reduplication
, a
prefix A prefix is an affix which is placed before the Word stem, stem of a word. Adding it to the beginning of one word changes it into another word. For example, when the prefix ''un-'' is added to the word ''happy'', it creates the word ''unhappy'' ...
with a number of grammatical and derivational functions.


Finite verbs

Verbal suffixes, including the zero suffix, convey grammatical information about tense and
aspect Aspect or Aspects may refer to: Entertainment * ''Aspect magazine ASPECT Volume 9: Performance ''ASPECT'' was a biannual DVD The DVD (common abbreviation for Digital Video Disc or Digital Versatile Disc) is a digital optical disc data stor ...
, two grammatical categories that are not clearly distinguished. Imperfective (present, durative) and
perfective aspect The perfective aspect ( abbreviated ), sometimes called the aorist Aorist (; abbreviated ) verb A verb, from the Latin ''wikt:verbum#Latin, verbum'' meaning ''word'', is a word (part of speech) that in syntax conveys an action (''bring'', ' ...
(
aorist Aorist (; abbreviated An abbreviation (from Latin ''brevis'', meaning ''short'') is a shortened form of a word or phrase, by any method. It may consist of a group of letters, or words taken from the full version of the word or phrase; for examp ...
, punctual) are universally recognised, while some of the other aspects remain controversial. Two of the four moods, the
subjunctive The subjunctive is a grammatical mood In linguistics Linguistics is the science, scientific study of language. It encompasses the analysis of every aspect of language, as well as the methods for studying and modeling them. The traditiona ...
and the
optative The optative mood ( or ; abbreviated ) is a grammatical mood In linguistics, grammatical mood is a Grammar, grammatical feature of verbs, used for signalling Modality (natural language), modality. That is, it is the use of verbal inflections tha ...
, are also formed with suffixes, which sometimes results in forms with two consecutive suffixes: ' > ' "he would bear", with the first ' being the present tense marker, and the second the subjunctive marker. Reduplication can mark the present and the
perfect Perfect commonly refers to: * Perfection, a philosophical concept * Perfect (grammar), a grammatical category in certain languages Perfect may also refer to: Film * Perfect (1985 film), ''Perfect'' (1985 film), a romantic drama * Perfect (2018 ...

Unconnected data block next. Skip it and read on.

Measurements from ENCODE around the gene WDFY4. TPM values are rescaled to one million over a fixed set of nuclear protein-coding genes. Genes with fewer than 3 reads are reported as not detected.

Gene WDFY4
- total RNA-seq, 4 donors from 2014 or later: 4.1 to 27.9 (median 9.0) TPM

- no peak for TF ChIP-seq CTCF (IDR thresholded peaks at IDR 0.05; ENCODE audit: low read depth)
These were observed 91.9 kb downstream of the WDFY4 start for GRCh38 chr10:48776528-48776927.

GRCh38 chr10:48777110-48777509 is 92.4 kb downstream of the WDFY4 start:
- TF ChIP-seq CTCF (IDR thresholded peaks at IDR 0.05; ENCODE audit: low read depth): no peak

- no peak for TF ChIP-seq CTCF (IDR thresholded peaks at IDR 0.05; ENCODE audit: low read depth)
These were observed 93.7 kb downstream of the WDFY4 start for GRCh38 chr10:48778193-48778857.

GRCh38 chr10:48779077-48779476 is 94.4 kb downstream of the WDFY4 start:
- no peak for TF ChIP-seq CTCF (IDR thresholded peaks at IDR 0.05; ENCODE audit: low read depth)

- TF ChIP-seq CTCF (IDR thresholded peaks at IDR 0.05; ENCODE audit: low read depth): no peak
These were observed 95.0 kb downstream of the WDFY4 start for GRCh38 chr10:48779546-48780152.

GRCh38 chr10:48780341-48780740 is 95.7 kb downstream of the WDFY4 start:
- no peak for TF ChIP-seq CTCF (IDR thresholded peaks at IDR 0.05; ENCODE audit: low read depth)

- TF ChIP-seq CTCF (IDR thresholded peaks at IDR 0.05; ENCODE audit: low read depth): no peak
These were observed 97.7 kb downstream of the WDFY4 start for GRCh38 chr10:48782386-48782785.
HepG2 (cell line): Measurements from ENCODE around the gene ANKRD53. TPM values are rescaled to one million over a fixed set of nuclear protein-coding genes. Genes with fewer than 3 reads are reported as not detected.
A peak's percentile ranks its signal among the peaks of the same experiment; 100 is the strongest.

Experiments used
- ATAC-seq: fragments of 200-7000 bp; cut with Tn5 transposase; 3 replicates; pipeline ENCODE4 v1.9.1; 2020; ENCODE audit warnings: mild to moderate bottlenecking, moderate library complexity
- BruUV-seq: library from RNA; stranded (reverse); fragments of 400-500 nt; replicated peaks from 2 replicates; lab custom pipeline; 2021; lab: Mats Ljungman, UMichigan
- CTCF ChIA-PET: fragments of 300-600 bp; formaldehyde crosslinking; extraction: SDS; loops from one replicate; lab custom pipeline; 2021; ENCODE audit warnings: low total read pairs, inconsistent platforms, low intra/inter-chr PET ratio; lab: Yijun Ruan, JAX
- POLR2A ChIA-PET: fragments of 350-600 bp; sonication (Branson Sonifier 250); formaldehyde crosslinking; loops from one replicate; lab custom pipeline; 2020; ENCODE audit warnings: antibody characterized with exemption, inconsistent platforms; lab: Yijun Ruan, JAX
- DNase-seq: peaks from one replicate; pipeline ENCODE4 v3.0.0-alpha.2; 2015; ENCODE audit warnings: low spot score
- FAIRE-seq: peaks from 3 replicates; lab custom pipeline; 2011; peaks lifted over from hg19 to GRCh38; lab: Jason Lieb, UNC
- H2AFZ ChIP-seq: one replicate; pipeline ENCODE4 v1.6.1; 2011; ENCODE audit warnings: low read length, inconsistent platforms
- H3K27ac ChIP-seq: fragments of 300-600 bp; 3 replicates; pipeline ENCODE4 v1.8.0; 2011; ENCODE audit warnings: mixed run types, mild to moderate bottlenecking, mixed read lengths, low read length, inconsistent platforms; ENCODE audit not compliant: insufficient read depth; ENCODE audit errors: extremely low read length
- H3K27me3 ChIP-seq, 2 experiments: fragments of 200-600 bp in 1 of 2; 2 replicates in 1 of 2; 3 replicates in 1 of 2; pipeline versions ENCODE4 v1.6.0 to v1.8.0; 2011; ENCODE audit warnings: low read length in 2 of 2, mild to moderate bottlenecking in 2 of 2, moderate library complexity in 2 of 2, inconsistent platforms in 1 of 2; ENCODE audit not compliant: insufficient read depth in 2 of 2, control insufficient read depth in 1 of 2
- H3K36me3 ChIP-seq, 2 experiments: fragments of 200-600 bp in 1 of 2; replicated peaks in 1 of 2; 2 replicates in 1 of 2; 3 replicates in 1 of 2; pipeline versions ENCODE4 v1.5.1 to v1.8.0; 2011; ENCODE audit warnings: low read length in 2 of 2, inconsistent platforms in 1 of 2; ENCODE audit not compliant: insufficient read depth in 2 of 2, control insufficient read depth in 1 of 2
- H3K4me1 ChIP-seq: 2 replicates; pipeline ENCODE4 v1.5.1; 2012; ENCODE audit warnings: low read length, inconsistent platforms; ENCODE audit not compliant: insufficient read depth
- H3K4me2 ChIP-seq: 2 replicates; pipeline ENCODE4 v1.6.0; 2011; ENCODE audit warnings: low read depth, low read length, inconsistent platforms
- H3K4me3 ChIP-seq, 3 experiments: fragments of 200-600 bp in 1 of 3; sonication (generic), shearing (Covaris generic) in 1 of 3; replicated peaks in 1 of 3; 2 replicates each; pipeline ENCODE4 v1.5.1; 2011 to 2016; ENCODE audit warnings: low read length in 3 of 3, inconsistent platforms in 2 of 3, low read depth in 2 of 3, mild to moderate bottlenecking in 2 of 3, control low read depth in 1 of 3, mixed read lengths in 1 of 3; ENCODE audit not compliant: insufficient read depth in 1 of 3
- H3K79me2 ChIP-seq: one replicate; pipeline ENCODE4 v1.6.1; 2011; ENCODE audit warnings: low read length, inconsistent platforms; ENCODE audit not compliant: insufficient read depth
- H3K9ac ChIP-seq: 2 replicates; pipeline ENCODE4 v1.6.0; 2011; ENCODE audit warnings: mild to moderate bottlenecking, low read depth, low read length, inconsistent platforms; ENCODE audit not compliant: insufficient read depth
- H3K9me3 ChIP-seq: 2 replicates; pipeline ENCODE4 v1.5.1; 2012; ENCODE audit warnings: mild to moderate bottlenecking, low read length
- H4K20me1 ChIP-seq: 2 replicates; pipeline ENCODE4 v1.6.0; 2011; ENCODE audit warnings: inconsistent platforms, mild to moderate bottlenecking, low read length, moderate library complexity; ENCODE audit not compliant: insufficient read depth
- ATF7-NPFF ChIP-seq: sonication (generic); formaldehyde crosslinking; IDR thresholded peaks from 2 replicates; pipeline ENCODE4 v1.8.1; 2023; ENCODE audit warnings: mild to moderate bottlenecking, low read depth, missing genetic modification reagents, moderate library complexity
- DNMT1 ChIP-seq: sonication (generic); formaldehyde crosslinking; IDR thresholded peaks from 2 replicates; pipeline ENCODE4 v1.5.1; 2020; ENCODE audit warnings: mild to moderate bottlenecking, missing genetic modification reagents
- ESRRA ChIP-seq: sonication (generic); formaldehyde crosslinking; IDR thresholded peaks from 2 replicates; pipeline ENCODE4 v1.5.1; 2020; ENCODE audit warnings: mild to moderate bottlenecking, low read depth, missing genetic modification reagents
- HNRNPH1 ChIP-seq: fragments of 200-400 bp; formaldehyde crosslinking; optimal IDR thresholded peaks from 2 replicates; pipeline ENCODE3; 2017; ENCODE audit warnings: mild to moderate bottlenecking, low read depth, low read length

. Verbal endings convey information about
grammatical person In linguistics Linguistics is the science, scientific study of language. It encompasses the analysis of every aspect of language, as well as the methods for studying and modeling them. The traditional areas of linguistic analysis includ ...
,
number A number is a mathematical object A mathematical object is an abstract concept arising in mathematics. In the usual language of mathematics, an ''object'' is anything that has been (or could be) formally defined, and with which one may do deduct ...
and
voice The human voice consists of sound Voice production, made by a human being using the vocal tract, including Speech, talking, singing, Laughter, laughing, crying, screaming, shouting, humming or yelling. The human voice frequency is specifically a ...
. The
imperative mood The imperative mood is a grammatical mood In linguistics, grammatical mood is a Grammar, grammatical feature of verbs, used for signalling Modality (natural language), modality. That is, it is the use of verbal inflections that allow speakers to ...
has its own set of endings.


Nouns and adjectives

Nouns usually derive from roots or verb stems by suffixation or by other means. (See the for some examples.) This can hold even for roots that are often translated as nouns: , for example, can mean "to tread" or "foot", depending on the
ablaut In linguistics, the Indo-European ablaut (, from Standard High German, German '':wikt:Ablaut#German, Ablaut'' ) is a system of apophony in the Proto-Indo-European language (PIE). An example of ablaut in English is the Germanic strong verb, stron ...
grade and ending. Some noun stems like ' "lamb", however, do not derive from known verbal roots. In any case, the meaning of a noun is given by its stem, whether this is composed of a root plus a suffix or not. This leaves the ending, which conveys
case Case or CASE may refer to: Containers * Case (goods), a package of related merchandise * Case, the metallic enclosure component in modern firearm cartridge (firearms), cartridges * Bookcase, a piece of furniture used to store books * Briefcase or ...
and number. Adjectives are also derived by suffixation of (usually verbal) roots. An example is "begotten, produced" from the root "to beget, to produce". The endings are the same as with nouns.


Infinitives and participles

Infinitive Infinitive (abbreviated An abbreviation (from Latin ''brevis'', meaning ''short'') is a shortened form of a word or phrase, by any method. It may consist of a group of letters, or words taken from the full version of the word or phrase; for exam ...
s are verbal nouns and, just like other nouns, are formed with suffixes. It is not clear whether any of the infinitive suffixes reconstructed from the daughter languages (', ', ', among others) was actually used to express an infinitive in PIE.
Participle In linguistics, a participle () (from Latin Latin (, or , ) is a classical language belonging to the Italic languages, Italic branch of the Indo-European languages. Latin was originally spoken in the area around Rome, known as Latium. Through t ...
s are verbal adjectives formed with the suffixes ' (
active Active may refer to: Music * Active (album), ''Active'' (album), a 1992 album by Casiopea * Active Records, a record label Ships * Active (ship), ''Active'' (ship), several commercial ships by that name * HMS Active, HMS ''Active'', the nam ...